The work hard gang leave the big smoke for Liverpool with a honed set of pop perfection steeped in motorik beats and spaced-out synths, Getintothis Joe Giess was the fly on the wall.
Upon arrival to the dimly-lit Leaf, the room possesses a palpable, yet docile electricity. A queue snakes from the bar around the room, a perfect snapshot of the eclectic mixture of the crowd; greying be-speckled musos, fledgling students, swooning couples and balding, shirt-wearing scousers, whatever the shape or size, they were all clearly ready for Teleman‘s second in just under a year.
But firstly, a pop of the microphone and Nilufer Yanya takes to the stage for the first time in Liverpool in the support slot. She makes her guitar sound like an extension of herself. Her mechanical fingerpicked ballads, roll around the room as her vocals dance across the top, going from soulful barking to breathy yearnings.
Placed in a niche between Grouper and Rude Ruth, she certainly wasn’t without passion. Showing a real poignant rawness erupting from her at times. Perhaps, it was down to the support slot and an animated, chattering crowd but sadly, the mysterious set lost a little a magic in its translation.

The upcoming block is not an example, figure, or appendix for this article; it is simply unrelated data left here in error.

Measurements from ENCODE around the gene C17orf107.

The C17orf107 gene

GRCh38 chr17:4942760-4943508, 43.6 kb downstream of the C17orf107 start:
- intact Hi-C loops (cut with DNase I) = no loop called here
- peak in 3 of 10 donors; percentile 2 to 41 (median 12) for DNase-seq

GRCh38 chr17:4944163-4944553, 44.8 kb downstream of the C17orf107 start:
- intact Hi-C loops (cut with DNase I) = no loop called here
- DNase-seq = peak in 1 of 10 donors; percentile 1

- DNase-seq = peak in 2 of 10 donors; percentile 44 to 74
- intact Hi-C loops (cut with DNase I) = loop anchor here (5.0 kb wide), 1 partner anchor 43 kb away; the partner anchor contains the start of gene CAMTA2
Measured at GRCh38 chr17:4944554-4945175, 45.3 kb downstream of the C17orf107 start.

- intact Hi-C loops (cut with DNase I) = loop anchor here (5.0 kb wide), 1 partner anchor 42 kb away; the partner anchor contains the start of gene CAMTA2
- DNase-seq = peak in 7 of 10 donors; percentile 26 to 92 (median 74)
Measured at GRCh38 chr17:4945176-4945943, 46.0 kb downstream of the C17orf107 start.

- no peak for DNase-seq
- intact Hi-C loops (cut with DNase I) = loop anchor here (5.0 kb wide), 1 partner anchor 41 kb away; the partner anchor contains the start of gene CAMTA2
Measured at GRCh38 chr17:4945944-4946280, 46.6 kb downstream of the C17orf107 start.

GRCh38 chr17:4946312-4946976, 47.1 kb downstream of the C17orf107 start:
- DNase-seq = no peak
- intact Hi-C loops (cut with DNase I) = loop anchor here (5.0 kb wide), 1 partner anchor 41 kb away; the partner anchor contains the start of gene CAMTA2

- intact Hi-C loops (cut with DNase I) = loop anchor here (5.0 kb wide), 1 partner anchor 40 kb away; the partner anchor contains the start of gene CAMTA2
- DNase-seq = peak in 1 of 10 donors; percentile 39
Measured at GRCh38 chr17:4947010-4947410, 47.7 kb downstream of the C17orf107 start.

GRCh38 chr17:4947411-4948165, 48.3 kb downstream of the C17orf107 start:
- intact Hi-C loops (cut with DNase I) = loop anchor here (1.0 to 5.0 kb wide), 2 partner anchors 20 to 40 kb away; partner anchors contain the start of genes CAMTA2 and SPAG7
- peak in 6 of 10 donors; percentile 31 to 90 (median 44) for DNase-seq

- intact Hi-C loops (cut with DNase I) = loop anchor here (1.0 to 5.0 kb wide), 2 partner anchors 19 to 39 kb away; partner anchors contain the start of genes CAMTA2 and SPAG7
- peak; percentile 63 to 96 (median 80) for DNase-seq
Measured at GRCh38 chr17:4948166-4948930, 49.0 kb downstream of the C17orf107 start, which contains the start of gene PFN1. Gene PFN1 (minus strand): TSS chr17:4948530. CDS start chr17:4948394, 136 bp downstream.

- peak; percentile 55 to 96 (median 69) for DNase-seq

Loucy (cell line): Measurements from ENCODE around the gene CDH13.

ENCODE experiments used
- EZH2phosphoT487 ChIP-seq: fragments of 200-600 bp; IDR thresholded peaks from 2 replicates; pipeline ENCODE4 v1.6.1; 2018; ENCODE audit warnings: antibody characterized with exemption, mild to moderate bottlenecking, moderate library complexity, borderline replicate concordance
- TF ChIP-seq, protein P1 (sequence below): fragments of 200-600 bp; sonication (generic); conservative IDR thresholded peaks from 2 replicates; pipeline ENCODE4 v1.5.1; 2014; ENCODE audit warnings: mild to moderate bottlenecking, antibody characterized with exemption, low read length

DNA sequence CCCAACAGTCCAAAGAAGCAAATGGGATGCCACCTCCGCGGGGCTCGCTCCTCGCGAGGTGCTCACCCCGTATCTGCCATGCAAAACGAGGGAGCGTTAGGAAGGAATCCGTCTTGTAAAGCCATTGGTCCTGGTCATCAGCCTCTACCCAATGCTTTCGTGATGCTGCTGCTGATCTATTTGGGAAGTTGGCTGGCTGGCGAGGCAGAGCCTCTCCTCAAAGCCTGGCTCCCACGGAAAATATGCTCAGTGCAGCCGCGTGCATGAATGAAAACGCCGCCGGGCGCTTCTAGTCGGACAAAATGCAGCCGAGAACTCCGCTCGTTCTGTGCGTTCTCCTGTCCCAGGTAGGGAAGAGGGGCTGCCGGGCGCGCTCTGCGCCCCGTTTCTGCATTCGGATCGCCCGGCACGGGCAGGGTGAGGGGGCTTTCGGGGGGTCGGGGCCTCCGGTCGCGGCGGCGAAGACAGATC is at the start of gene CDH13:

The familiar chugging that opens Strange Combinations, however, silences the jabbering throughout the audience; the electric Teleman have arrived.
The charismatic quartet are on good form and couldn’t be tighter. Half the audience stuck in rigid disbelief at what they’re witnessing, and the other half meditatively sway in a motorik driven trance. Lead guitar and vocalist Thomas Sanders’ strained, yet charming voice find itself in between John Foxx, Clor and Maximo Park, with warm harmonies surging from the rest of the group.
After a flying start, they refuse to let the fervour dwindle or dissipate, hopping from guitar strong Tangerine into former psychedelic single Skeleton Dance, to an incredibly receptive room of fans, with a little pool of dancers near the front cracks a smile on bassist Pete Cattermoul’s face.
Getting deeper into their set, and it becomes have apparent how rich the Teleman repertoire is from just two albums; from the mature and serious Fall In Time to the ever-rising 23 Floors Up, they’re now an all inclusive and varied band. With the audience getting more and more excitable, singing back the majority of the songs back at them, until the room almost nearly caves in on itself for mammoth B side – Not In Control topped off with big single Dusseldorf
A quick burst of an encore are fired off, sweet pop gems with lush hooks Cristina and Glory Hallelujah and a sparse mob of people take to the stage – swaying, cheering and inevitably – taking selfies.
Jokes aside Teleman proved tonight that they shouldn’t be relegated to just a studio band because they know how to control a stage. Their relentless DIY touring ethic has won the Liverpool crowd over for good after an explosive and stunning set.
Photos by Getintothis’ Vicky Pea